Determinants of water, sanitation and hygiene related morbidity among primary school children in mathare informal settlement, Nairobi County, Kenya.
Waruingi, Rosemary Njoki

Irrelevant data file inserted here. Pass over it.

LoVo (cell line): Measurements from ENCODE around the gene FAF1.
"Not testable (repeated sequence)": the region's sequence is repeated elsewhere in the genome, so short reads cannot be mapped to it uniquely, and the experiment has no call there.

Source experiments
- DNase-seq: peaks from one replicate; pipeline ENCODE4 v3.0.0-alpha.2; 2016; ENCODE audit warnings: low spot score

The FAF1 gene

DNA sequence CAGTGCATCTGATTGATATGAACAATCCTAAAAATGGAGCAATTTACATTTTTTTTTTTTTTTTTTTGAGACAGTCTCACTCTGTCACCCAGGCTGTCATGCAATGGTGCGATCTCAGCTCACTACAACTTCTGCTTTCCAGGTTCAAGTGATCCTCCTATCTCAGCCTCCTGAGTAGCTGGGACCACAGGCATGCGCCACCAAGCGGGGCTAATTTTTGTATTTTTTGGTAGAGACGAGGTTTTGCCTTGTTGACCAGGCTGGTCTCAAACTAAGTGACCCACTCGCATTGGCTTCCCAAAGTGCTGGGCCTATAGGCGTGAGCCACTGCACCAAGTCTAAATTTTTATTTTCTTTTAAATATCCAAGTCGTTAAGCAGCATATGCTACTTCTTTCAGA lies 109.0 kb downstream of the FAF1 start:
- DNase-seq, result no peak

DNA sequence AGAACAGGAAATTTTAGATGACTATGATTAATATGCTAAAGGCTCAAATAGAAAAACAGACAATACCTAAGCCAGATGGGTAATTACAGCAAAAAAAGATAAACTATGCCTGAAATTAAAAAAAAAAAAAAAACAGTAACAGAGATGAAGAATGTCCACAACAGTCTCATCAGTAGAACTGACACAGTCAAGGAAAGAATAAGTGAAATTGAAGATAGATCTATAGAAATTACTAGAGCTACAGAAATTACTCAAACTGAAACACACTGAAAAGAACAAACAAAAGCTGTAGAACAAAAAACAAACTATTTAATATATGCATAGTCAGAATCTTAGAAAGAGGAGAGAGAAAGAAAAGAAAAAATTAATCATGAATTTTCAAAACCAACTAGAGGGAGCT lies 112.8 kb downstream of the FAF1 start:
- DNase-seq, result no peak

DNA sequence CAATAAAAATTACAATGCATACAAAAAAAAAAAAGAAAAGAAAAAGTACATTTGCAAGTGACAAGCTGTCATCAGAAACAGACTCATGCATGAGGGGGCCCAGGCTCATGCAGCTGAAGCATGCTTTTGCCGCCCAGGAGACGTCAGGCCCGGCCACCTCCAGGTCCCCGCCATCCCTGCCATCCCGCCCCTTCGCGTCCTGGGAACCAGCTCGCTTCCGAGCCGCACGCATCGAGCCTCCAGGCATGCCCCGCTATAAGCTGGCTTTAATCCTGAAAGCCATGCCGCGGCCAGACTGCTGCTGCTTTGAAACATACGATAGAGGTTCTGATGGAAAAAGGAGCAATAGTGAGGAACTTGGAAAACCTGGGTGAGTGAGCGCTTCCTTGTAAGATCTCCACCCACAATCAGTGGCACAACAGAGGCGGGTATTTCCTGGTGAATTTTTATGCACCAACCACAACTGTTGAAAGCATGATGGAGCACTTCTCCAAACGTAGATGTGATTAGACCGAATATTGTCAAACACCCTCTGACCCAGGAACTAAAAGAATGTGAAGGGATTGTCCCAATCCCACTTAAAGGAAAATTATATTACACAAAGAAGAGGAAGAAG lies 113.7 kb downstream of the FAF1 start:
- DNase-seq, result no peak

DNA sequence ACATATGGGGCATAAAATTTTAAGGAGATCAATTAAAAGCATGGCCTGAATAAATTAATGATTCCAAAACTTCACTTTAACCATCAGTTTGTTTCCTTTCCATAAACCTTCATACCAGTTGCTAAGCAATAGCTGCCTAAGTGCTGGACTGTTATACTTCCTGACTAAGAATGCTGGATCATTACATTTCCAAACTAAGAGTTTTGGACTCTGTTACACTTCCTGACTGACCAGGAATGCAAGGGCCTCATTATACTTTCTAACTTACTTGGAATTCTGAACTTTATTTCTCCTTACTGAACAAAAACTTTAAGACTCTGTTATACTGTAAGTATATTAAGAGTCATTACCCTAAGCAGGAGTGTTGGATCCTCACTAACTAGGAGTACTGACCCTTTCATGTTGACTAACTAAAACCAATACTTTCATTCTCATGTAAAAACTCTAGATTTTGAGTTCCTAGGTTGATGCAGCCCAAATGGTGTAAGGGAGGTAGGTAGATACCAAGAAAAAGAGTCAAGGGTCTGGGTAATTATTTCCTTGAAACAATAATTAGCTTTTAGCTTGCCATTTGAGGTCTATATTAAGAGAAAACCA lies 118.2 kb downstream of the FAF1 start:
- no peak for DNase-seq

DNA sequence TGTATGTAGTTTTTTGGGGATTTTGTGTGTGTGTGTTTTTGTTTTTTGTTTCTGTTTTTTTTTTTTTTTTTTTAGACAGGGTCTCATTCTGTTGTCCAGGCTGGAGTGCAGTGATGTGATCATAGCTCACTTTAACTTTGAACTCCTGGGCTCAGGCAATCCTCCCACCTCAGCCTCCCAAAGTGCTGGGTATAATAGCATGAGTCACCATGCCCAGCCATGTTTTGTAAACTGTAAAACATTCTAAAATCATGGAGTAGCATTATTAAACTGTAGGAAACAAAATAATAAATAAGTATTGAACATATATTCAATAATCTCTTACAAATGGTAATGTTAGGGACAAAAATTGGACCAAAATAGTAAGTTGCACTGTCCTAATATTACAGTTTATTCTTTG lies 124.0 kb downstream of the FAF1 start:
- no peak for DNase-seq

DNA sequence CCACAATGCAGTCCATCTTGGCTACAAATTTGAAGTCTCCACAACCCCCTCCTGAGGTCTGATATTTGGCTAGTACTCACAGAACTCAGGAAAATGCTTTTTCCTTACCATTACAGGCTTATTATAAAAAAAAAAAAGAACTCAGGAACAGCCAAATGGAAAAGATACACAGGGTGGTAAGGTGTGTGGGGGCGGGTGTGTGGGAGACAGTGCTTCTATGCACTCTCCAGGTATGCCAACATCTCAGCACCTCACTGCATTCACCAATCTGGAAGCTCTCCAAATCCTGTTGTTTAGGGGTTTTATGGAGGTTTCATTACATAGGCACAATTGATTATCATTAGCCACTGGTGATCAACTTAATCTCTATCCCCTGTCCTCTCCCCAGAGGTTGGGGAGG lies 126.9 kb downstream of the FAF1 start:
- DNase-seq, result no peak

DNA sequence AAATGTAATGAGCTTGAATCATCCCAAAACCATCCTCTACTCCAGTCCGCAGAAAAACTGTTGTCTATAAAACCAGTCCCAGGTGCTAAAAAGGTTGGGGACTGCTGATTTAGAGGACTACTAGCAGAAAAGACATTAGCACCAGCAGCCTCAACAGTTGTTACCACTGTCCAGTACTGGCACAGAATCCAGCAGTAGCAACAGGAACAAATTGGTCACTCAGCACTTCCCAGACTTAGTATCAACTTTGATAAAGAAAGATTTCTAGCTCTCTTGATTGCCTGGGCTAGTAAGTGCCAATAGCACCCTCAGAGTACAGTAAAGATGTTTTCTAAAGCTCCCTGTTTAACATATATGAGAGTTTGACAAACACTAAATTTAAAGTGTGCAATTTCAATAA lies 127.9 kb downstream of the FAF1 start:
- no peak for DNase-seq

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Despite continued national and international efforts, access to improved water and sanitation remains limited in many developing countries. The health consequences of lacking access to clean water and proper sanitation are severe, and particularly among children. Sixty-two percent and thirty one percent of all deaths in Africa and Southeast Asia, respectively, are caused by infectious disease associated with WASH. Poor access to safe drinking water, inadequate sanitary conditions and poor hygiene practices play major roles in the increased burden of communicable disease in developing countries and especially diarrhoeal skin/eye infections, intestinal worms and respiratory infections. It is estimated that 88% of diarrhoeal diseases are attributed to unsafe water supply, inadequate sanitation and hygiene. The main objective of this study was to asses the determinants of water, sanitation and hygiene related morbidity amongst school children in Mathare informal settlement in Nairobi, Kenya. The study adopted a descriptive research design, involving 342 randomly selected pupils from 20 primary schools. Semi structured questionnaires and interviews were used. The results showed that water unavailability in school (Exp B=47.9, p value-0.008); lack of hand washing facilities in school (Exp B 22.5, p value-0.04); Pupil toilet ratio above 1:25 (Exp B 3715.8, p value-0.000 ), School has no health clubs (Exp B 11.9, p value-0.08 ); Pupils do not wash hands with soap (Exp B 810.9, p value-0.003 ), Pupils don‘t wash face (Exp B (0.002, p value-0.000 ); pupils don‘t bathe with soap (Exp B 47.2, p value-0.017); High knowledge level (Exp B 0.012, p value-0.006); Low knowledge level (Exp B 1.94, p value-0.007) significantly influenced WASH related morbidity among pupils. It is concluded that WASH knowledge, Hygiene practices and supportive institutional factors in primary schools in Mathare, are significant determinants linked to WASH morbidity in school going children. The study recommends that a holistic and multifaceted approach be used by the Government, NGOs and School management to address WASH morbidity in schools. WASH education directed at strengthening knowledge that the schools already have should be reinforced; promotion of hygiene practices and supportive infrastructure/ social support should all be addressed together so as to successfully and directly reduce diarrhoeal diseases, skin/eye infections and promote health among the children.